Glenn Greenwald Versus Charlie Hebdo: On the Wrong Side of Freedom
There has been no shortage of morally obtuse responses to last week’ massacre in Paris in which twelve staffers of the satirical weekly Charlie Hebdo were killed in retaliation against the magazine’s cartoons of Mohammed. On the right, Catholic League leader William Donohue’s asserted that the victims had brought it on themselves with their “narcissistic” exercise of freedom to offend and that Muslims were rightfully angry. On the left, a chorus that includes Arthur Chu at The Daily Beast, Max Fisher at Vox, and Jordan Weissmann at Slate has decried the unseemliness of “white men” mocking the “marginalized” and the powerless. But dubious pride of place in this parade of free speech naysayers belongs to an ostensible champion of civil liberties: constitutional attorney and journalist Glenn Greenwald, best known for assisting Edward Snowden’s disclosures of American national security surveillance. Writing in his magazine, The Intercept, Greenwald managed to use the tragedy as an occasion for West- and Israel-bashing—and to troll Charlie Hebdo supporters with vile anti-Semitic cartoons.
The point of this offering was not only to mock expressions of solidarity with Charlie Hebdo—Greenwald’s article was titled, “In Solidarity with a Free Press: Some More Blasphemous Cartoons”—but to convict Western public opinion of double standards in the defense of outrageous speech. “Anti-Muslim” cartoons are celebrated in the name of free expression; cartoons of repulsive, diabolical Jews manipulating politicians and the media and oppressing the masses are abhorred.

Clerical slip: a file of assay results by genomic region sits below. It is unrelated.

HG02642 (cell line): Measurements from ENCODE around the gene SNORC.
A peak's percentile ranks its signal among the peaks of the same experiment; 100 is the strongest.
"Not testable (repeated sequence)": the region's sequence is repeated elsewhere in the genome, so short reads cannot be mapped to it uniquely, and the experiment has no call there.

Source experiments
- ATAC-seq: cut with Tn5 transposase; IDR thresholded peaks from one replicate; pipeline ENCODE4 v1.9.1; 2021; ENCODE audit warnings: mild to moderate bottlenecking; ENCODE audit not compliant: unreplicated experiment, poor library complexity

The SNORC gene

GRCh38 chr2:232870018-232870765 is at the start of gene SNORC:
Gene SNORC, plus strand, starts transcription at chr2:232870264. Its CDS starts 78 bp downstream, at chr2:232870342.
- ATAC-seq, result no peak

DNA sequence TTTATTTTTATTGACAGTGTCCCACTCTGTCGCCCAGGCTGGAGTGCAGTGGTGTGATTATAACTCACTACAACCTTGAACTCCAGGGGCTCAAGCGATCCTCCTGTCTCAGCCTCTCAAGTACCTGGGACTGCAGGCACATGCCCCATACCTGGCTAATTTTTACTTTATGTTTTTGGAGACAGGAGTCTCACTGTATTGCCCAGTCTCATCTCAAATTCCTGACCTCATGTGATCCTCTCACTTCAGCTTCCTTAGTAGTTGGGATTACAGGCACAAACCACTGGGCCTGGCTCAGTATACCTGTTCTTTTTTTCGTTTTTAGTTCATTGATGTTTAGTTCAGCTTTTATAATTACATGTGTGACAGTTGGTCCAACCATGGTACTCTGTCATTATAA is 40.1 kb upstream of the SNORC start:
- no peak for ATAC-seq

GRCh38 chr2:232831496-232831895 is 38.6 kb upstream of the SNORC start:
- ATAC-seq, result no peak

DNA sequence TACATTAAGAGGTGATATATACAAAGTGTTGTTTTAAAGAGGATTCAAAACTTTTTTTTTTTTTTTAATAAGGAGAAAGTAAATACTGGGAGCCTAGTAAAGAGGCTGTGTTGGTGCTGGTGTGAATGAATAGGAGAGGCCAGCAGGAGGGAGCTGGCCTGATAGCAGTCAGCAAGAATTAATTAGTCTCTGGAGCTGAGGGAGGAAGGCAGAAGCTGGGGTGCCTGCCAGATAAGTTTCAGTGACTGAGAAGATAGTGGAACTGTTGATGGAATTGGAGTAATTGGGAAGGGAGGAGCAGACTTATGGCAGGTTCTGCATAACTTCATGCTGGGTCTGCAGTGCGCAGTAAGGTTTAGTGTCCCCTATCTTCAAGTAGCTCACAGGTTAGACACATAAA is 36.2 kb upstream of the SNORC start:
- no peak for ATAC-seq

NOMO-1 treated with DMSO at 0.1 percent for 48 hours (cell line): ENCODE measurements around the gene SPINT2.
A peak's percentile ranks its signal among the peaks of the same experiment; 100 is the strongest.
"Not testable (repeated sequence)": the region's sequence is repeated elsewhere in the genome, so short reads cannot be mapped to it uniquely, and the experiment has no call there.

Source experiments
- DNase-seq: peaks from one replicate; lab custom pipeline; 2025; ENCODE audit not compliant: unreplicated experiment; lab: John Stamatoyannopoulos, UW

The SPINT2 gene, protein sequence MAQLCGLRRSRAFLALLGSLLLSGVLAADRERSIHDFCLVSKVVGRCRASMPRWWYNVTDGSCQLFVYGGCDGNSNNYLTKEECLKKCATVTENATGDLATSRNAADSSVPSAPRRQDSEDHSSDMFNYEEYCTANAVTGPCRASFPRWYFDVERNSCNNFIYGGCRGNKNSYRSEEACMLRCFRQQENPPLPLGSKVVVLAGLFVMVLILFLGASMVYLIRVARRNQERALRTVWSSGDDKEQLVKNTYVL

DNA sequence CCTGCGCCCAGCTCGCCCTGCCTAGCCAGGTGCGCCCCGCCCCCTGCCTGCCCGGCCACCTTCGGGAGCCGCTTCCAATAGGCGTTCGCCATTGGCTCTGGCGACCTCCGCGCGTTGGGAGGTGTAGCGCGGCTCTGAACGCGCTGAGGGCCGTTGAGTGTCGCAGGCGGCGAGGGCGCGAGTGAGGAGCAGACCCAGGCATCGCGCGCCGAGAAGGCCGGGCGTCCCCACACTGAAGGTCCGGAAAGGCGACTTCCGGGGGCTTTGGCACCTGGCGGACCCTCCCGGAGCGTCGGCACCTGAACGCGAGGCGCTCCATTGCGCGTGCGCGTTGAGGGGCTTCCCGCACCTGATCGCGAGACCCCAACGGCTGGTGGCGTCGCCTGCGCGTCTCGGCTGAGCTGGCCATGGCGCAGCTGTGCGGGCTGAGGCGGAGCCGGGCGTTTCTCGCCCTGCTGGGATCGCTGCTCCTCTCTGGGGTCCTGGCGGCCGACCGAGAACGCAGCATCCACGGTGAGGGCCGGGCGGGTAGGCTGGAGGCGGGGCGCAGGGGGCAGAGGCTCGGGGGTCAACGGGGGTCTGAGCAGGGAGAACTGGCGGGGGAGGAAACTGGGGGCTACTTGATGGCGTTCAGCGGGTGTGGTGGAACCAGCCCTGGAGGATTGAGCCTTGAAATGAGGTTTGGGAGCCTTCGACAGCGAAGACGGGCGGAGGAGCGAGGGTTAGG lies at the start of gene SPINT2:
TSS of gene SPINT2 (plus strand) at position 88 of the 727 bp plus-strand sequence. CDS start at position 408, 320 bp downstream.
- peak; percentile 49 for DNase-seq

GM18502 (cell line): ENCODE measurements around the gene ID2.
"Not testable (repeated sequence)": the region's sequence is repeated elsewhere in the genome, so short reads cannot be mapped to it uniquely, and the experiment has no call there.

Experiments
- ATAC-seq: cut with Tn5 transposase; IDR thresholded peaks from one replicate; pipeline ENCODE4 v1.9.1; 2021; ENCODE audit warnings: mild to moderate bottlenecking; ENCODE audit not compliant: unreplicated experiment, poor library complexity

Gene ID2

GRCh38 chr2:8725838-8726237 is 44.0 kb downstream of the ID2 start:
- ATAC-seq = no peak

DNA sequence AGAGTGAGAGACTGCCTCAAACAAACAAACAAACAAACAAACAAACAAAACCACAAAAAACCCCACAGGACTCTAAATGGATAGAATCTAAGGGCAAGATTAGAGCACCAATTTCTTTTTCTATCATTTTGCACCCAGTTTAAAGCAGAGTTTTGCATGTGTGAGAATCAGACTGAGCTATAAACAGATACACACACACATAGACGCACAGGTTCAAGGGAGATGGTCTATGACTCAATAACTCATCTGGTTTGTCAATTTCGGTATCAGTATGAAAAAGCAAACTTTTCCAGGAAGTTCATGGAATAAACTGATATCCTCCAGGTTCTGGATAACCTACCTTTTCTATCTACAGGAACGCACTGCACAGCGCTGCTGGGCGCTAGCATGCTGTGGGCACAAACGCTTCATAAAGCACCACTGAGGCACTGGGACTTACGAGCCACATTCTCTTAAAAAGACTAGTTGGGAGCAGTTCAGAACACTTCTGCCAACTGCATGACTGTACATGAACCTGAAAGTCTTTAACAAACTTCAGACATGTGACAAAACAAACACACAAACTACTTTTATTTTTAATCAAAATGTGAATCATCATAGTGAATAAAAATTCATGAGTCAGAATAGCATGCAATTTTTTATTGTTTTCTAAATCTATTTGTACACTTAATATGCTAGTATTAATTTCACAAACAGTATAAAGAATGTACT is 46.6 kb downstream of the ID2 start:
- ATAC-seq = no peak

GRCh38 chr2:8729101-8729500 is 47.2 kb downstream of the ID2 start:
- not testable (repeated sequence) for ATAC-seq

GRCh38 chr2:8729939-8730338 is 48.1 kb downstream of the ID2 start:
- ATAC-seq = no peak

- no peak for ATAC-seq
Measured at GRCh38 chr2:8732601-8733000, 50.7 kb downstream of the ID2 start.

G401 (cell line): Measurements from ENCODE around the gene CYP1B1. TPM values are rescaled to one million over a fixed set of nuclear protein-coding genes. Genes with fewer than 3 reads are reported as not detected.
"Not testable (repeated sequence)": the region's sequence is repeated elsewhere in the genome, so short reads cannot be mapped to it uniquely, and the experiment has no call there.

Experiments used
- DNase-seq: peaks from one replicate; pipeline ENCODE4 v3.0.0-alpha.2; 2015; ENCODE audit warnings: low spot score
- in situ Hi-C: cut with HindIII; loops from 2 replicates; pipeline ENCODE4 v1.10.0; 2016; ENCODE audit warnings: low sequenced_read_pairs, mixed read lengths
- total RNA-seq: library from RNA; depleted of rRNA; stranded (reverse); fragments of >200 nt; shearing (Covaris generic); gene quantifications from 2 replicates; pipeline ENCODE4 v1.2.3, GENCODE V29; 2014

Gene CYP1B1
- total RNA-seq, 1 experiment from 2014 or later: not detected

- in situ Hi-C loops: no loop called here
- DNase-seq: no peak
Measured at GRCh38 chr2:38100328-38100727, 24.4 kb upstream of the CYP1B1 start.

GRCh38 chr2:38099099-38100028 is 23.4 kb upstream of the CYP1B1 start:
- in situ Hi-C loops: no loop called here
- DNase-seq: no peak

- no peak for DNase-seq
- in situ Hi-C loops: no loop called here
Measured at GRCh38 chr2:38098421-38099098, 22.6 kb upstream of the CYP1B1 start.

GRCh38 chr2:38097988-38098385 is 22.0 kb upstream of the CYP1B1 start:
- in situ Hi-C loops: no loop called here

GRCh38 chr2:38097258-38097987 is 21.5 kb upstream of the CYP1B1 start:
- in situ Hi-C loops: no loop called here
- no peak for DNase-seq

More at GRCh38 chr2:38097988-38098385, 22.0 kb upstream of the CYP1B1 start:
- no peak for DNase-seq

So trafficking in bigoted stereotypes of a group is equivalent to poking fun at a religion? For Greenwald, evidently so. In the same vein, he approvingly reproduces a Brazilian artist’s cartoon which indicts the alleged hypocrisy of Westerners who deplore mockery of the Holocaust but laugh at mockery of Mohammed.
Along the way, Greenwald casually smears Charlie Hebdo as racist (misrepresenting a much-maligned cover depicting Boko Haram sex slaves as welfare queens, which actually mocked immigrant-bashing far-right politicians). He also pooh-poohs claims that the magazine was an equal-opportunity offender: “Like Bill Maher, Sam Harris and other anti-Islam obsessives, mocking Judaism, Jews and/or Israel is something they will rarely (if ever) do … the vast bulk of their attacks are reserved for Islam and Muslims.” But Greenwald’s links lead to pro-Israel statements by Maher and Harris. That proves exactly nothing about Charlie Hebdo—which, according to left-wing French journalist Olivier Tonneau, “took ferocious stances against the bombings of Gaza.” Greenwald’s final proof of the magazine’s deference to Jews is that a few years ago, one of its columnists was fired for what many saw as anti-Semitic jibes about Jean Sarkozy, son of then-French President Nicolas Sarkozy, getting engaged to a Jewish heiress.